And that is the real tragedy of how our education system seems to be evolving now, with so many parents not even considering public schools: it is no longer safe to assume that most schools will meet those criteria, given the funding cuts and general nasty climate around public education these days. I worry for our future, because if all of the people like us buy our way out of the system, then what incentive do we have to advocate for changes that would make that system better? Because really, my kids will do just fine no matter where I end up sending them to school. They have all of the advantages and subtle privileges of our society lined up in their favor. (Except gender, of course. If they decide to go into a STEM field, they will probably be told by some asshat that they are biologically inferior to their male colleagues. In fact, they'll probably get told this by at least one asshat per year. But I digress.)
It is the kids that don't come from such privilege that suffer when the people like me start turning our backs on public schools. I'm sure most people don't intentionally decide that since their kids are in private schools, the public schools don't matter. But without the personal connection, it is easier to vote against that tax increase, to shrug your shoulders when the latest round of draconian cuts happen. Then our public schools will slowly decay, and will create a system in which kids from poorer families get an education that is not even on par with the education the wealthier kids are getting. When this happens, we will ossify our society, making it ever harder for people to rise to the levels of their natural talents and efforts.
This matters, because as much as we like to tell ourselves that America is a true meritocracy, it is not. This week, I also came across several posts about the subtle (and not so subtle) privileges that come from being white. The first is a short story from a white man, about the conversation he had in a college class that made him understand "privilege", which I found via a comment on OneTiredEma's thoughtful post about her discomfort reading the Little House books. Then the excellent Blue Milk blog led me to two more interesting posts on the topic: a thought-provoking post from Fugitvus about the accommodations white parents must be willing to make when contemplating interracial adoption, and then, in the comments on the post linking to that post, a meditation from Peggy McIntosh about "unpacking the invisible backpack" that is white privilege.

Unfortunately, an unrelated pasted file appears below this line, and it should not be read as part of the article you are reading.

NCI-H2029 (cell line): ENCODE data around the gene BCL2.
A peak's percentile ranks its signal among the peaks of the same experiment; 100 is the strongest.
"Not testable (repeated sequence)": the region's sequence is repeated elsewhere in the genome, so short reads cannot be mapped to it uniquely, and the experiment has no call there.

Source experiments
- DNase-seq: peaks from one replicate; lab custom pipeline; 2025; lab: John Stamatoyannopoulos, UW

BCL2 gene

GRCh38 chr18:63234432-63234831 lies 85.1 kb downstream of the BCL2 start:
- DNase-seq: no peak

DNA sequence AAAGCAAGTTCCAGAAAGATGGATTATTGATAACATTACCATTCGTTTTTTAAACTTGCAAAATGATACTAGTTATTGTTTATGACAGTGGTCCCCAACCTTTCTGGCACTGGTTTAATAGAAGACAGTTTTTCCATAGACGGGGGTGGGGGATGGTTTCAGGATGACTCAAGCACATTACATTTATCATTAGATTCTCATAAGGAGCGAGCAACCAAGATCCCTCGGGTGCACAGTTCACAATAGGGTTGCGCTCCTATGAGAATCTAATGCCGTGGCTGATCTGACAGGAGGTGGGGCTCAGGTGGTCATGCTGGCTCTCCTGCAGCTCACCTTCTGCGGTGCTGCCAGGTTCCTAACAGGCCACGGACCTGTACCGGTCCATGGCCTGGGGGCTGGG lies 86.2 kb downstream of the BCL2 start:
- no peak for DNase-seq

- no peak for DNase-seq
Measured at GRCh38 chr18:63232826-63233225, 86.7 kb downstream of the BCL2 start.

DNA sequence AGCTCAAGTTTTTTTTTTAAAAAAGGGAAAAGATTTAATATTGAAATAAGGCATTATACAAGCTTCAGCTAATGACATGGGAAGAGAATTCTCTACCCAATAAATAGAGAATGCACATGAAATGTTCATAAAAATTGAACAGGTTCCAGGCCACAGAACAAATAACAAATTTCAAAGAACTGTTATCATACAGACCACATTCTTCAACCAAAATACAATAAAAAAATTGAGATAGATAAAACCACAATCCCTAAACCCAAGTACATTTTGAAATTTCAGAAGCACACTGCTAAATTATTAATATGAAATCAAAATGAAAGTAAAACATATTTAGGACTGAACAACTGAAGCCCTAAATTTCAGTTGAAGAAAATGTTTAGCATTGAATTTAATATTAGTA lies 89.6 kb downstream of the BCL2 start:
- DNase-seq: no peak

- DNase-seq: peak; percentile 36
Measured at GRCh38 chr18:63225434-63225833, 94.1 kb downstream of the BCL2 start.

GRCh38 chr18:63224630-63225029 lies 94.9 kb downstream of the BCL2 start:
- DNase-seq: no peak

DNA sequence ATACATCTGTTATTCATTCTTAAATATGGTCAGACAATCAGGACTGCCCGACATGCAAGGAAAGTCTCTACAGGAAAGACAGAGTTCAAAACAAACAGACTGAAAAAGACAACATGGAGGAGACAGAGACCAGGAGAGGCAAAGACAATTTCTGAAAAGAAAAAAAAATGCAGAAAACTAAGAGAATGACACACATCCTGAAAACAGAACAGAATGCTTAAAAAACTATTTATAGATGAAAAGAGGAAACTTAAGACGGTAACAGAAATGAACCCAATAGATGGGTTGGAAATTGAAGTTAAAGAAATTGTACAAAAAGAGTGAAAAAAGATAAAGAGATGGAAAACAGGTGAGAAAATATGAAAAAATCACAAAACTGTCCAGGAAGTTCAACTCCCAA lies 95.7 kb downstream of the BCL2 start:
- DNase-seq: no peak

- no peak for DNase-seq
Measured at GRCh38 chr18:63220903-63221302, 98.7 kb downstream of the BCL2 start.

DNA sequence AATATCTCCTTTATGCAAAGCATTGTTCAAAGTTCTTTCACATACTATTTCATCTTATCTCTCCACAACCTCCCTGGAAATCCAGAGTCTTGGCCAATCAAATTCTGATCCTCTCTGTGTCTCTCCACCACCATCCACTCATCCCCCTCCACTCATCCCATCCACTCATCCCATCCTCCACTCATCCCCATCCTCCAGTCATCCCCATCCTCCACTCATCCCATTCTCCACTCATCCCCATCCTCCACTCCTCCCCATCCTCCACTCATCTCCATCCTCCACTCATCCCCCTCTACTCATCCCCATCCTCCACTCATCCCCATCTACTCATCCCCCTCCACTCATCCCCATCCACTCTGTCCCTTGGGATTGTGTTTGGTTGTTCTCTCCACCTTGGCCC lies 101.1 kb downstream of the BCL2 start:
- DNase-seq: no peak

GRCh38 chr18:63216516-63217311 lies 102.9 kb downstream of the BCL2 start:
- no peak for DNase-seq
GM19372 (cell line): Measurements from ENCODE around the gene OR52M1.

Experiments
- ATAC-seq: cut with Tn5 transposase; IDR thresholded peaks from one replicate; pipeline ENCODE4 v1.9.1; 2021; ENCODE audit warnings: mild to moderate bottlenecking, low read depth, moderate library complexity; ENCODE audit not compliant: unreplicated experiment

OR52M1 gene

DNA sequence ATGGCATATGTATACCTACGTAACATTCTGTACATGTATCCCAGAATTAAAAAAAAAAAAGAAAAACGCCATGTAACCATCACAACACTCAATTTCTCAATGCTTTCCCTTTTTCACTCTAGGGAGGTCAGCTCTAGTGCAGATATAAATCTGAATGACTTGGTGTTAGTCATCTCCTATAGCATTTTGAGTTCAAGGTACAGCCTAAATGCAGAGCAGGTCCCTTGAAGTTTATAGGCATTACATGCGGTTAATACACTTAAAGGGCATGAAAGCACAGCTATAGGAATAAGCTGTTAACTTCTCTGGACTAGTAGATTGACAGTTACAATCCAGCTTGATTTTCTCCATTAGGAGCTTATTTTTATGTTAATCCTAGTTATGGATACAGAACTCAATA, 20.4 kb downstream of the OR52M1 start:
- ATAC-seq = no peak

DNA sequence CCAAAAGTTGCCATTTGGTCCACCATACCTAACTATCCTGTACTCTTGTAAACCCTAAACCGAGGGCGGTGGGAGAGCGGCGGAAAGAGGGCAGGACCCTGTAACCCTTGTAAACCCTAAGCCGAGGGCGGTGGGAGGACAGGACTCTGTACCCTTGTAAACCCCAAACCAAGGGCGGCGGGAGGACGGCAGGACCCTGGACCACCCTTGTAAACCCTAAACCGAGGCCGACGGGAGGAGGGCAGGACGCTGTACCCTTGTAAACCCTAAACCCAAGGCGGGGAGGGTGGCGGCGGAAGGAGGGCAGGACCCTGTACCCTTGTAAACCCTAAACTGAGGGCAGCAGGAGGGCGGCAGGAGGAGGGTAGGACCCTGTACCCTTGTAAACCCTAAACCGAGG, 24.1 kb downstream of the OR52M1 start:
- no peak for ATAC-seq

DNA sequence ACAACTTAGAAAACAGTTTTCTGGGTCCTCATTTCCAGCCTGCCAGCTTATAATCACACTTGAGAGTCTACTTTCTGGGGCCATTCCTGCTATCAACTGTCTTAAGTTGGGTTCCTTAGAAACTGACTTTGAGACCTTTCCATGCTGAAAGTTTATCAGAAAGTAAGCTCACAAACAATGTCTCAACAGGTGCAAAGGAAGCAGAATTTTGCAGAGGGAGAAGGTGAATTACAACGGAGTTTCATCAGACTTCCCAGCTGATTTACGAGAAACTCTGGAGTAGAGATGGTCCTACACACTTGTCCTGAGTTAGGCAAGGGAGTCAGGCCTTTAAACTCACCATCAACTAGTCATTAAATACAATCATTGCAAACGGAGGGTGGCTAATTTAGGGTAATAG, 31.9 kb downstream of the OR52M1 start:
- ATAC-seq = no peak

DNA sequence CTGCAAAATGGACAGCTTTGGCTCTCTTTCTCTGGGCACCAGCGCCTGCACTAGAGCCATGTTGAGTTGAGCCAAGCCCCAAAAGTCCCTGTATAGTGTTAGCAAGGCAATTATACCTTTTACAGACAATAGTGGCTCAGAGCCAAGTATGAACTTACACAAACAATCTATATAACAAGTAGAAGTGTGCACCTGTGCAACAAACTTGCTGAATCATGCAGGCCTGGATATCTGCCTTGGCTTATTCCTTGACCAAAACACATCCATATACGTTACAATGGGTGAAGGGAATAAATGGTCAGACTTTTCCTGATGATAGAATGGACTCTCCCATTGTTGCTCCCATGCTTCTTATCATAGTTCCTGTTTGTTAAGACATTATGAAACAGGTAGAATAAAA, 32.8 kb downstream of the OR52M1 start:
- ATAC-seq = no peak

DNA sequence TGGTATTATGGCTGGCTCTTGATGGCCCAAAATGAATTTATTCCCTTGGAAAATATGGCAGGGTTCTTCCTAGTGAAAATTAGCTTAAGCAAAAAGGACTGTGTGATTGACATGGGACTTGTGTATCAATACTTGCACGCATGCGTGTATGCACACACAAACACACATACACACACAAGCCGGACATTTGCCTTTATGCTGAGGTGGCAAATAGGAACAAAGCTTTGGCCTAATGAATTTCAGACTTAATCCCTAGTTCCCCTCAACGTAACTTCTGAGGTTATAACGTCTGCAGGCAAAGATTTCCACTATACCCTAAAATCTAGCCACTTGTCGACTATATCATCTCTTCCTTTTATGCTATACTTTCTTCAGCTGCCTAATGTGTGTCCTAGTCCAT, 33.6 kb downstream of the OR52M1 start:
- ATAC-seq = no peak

It has been interesting reading so many posts on race and privilege. I find myself thinking about the topic more deeply than I have since college. I've been thinking about why people in privileged groups will often fight recognizing their privilege. I think part of it stems from defensiveness, which I have certainly felt. When you post or talk about some problem you're having and get a dismissive "that's a white woman's problem" reply, it stings. You think "well, yes, because I am a white woman." And even a problem that is somehow a "nicer" problem to have than those faced by other people is still a problem that you might want to solve. I often think back to a documentary I watched many years ago, in a hotel room while on a business trip, about the children of the very wealthy and how they often struggle to build meaningful lives. Most of us would look at these kids born into the epitome of privilege and dismiss their problems as trivial. But the documentary did a really good job of taking us into their world, and making us see the very real problem of how hard it is to define a meaningful life when you actually don't need to do anything at all.
Along those lines, I think that it is easy to forget that being born into a certain level of privilege does not guarantee success. We all know the smart kid from a good home who could just never get his act together and ended up having a miserable life. Even with a head start, you still have to work- it is the classic tortoise and hare scenario. So being told that you are a beneficiary of privilege does not negate the fact that you probably worked very hard to achieve success. It just highlights the fact that some other person who happened to have been born into a less privileged group could have worked just as hard and not succeeded.
Then, while I was thinking all of these rather abstract things about race and privilege, I heard a story on NPR about the death rate from pregnancy complications in California, and how it is four times higher for black women than white women. That just blew me away, because really, I hadn't put "I can expect to live through the birth of my children" in the bucket of privileges that attach to me via my race- my nationality, maybe, but not my race. And yet, clearly it is.
Updated to add: I finally read some of last week's Economist, which has a special feature on how screwed up California is. There is an article about what has gone wrong in the financing of public education here, which might help people who don't live in California understand why (1) complaints about our public education system are not necessarily racist or alarmist, and (2) why I think we need to keep a critical mass of people invested in finding a solution for the mess we've created.